From The Law Offices Of: Thomas P. Riley, 727 West Seventh Street, Suite 722, Los Angeles, California 90017. 213-229-9292.
Contact Veronica Manriquez. The ONLY law firm that has exclusive piracy rights.

Note: This material is part of Piracy Investigation For Private Investigators.
An official remote learning NAIS online seminar and manual.


1. Develop a sense of your market for each event you are working. Bars, go-go joints, restaurants, pizza parlors, social clubs, bowling alleys, and hotel lounges are the commercial establishments where you will be checking. However, think about where the individuals congregate who would be interested in the type of event being broadcast.

2. Prepare a master list of all commercial establishments likely to broadcast the particular event. Segregate that list by zip code, then by street name, then by street address number.

3. Update your master list of commercial establishments with additional target locations you have isolated and any pirate leads provided your office. Revise regularly.

4. Determine what your prime target areas are. These are you high production areas to be worked during the prime time period of the event. Successful investigators work in a circle in and around that area and head into the prime target area during the main event or late in the event/game. Saturate the prime area with investigators during peak periods.

5. Map our predetermined routes investigators will work on the day/evening of the broadcast event. These route sheets should identify the target establishments from you master list plus the legal establishments from the authorized list referenced by the different streets the investigators will be working. Route sheets provide a quick field reference to inform the investigator where to look and where to stay away as they work their routes.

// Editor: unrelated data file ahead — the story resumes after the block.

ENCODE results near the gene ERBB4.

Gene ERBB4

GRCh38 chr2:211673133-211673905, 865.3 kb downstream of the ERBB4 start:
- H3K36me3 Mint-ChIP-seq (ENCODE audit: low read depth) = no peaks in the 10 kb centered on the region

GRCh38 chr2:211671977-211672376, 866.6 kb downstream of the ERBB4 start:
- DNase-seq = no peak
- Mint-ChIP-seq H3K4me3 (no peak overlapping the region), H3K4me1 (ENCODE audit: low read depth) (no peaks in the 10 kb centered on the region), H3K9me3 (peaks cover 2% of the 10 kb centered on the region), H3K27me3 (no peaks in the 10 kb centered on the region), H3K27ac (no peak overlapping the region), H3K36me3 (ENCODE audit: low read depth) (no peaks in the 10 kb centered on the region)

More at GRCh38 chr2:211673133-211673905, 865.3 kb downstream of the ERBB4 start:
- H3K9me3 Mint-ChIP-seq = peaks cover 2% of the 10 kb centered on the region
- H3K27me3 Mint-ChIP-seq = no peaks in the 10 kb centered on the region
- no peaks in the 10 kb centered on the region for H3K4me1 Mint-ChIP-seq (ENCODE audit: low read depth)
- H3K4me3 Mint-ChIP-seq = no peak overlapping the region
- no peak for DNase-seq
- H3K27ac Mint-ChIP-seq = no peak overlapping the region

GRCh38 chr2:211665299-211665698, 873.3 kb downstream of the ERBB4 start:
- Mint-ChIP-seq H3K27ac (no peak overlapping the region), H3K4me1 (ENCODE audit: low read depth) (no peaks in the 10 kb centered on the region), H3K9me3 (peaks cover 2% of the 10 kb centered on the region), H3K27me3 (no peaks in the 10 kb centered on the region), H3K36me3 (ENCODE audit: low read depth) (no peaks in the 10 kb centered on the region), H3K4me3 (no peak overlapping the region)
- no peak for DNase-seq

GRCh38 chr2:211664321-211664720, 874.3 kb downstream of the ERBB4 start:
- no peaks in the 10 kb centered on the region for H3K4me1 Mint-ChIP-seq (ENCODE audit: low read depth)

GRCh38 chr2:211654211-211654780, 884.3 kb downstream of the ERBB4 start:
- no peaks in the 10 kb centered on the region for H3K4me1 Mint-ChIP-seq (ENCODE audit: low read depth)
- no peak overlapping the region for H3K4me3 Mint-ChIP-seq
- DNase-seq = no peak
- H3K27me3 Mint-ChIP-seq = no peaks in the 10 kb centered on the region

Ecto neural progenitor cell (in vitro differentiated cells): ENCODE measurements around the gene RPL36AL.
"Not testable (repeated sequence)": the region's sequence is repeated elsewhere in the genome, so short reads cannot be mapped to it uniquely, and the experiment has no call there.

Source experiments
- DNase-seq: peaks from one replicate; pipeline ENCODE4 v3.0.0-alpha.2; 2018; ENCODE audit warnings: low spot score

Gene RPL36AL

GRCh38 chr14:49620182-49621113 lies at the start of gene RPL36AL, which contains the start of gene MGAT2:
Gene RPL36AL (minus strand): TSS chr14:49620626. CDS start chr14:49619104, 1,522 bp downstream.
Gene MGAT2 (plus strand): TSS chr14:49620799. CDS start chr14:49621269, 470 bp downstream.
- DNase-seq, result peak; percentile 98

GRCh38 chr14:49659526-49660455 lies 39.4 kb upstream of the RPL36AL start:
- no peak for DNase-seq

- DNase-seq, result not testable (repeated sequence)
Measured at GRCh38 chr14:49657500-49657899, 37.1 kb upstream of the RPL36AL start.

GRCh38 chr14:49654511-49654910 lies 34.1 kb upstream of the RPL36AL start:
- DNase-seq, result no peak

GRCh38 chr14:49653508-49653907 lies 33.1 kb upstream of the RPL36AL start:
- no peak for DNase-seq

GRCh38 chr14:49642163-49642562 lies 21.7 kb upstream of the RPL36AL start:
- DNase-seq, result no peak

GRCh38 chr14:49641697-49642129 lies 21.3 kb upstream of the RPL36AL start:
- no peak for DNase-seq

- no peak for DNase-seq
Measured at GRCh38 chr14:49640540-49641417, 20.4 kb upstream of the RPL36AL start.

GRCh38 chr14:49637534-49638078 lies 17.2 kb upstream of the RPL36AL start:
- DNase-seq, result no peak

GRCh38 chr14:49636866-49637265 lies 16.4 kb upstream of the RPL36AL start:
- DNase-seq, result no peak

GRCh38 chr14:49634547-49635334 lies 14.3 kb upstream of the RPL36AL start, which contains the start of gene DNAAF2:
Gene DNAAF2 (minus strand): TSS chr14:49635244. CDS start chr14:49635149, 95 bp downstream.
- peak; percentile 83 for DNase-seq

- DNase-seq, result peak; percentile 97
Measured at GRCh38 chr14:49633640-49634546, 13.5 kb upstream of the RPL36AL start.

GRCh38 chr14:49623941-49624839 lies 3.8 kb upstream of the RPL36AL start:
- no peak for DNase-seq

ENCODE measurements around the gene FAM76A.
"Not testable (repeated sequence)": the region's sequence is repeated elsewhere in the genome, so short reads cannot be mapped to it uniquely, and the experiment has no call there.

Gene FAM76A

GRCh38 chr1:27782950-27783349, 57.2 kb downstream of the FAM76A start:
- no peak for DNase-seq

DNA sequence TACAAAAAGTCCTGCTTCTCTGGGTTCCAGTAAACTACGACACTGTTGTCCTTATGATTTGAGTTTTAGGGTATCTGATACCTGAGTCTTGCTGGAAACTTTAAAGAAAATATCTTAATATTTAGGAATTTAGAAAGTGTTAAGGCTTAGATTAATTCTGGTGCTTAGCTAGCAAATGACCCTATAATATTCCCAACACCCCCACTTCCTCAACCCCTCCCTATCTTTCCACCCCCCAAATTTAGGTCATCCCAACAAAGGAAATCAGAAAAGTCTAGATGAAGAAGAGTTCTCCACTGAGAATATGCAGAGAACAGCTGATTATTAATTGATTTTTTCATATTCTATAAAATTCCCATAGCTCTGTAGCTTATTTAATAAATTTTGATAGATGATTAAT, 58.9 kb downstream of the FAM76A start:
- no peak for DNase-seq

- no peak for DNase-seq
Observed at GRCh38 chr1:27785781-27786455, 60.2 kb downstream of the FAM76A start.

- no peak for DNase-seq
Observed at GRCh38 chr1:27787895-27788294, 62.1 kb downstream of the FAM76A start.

6. Locations in your prime target area should be centered in the middle of the route sheet. Fringe areas and less successful areas should be done early, so that establishments that are open late or service a late crowd (i.e. after hours clubs) can be done later in the evening.

7. Hit the street early. Be at your first stop by the beginning of the broadcast. Try to pair-up each investigator with a driver. Successful investigators work from one clipboard with the route sheets typed out or re-written in their own handwriting. It is very difficult for any investigator to try to read off the original legal list and remember target locations from memory. Complete your preparation before you get in the car prior to the event.

8. Keep a log sheet listing the name of the bar, time you stopped there and what you observed. This information will prevent you from going into bars that don’t have televisions or don’t show sporting events on subsequent events. Make note of establishments with satellite dishes, as this will be helpful in working satellite events. More than anything, the log sheet can indicate to you how productive a particular area is, how many stops you can accomplish, what fighters are of interest in a particular area, etc.

9. If it can be done in a non-suspicious manner, while on surveillance, ask the bartender/patrons who they know may be showing the fight/game. While this ploy cannot be worked in every situation, in certain instances this approach has proven to have been very successful. Never call suspected locations and ask whether they intend showing the event. This is a bad shortcut guaranteed to lose you 10 hit for every 1 you catch.

10. Don’t become discouraged or give up, there are plenty of pirates to catch. Most production comes after much perseverance. It has been said that catching pirates is much like investing. Success usually comes down to preparation, luck, timing, and intuition. Ultimately, the more experience you acquire in the field the better you will do.


Related Material
Cable Piracy Do’s and Don’ts For Private Investigators By: Jack Murray CLI,CFE,CCDI

Note: This material is part of Piracy Investigation For Private Investigators.
An official remote learning NAIS online seminar and manual.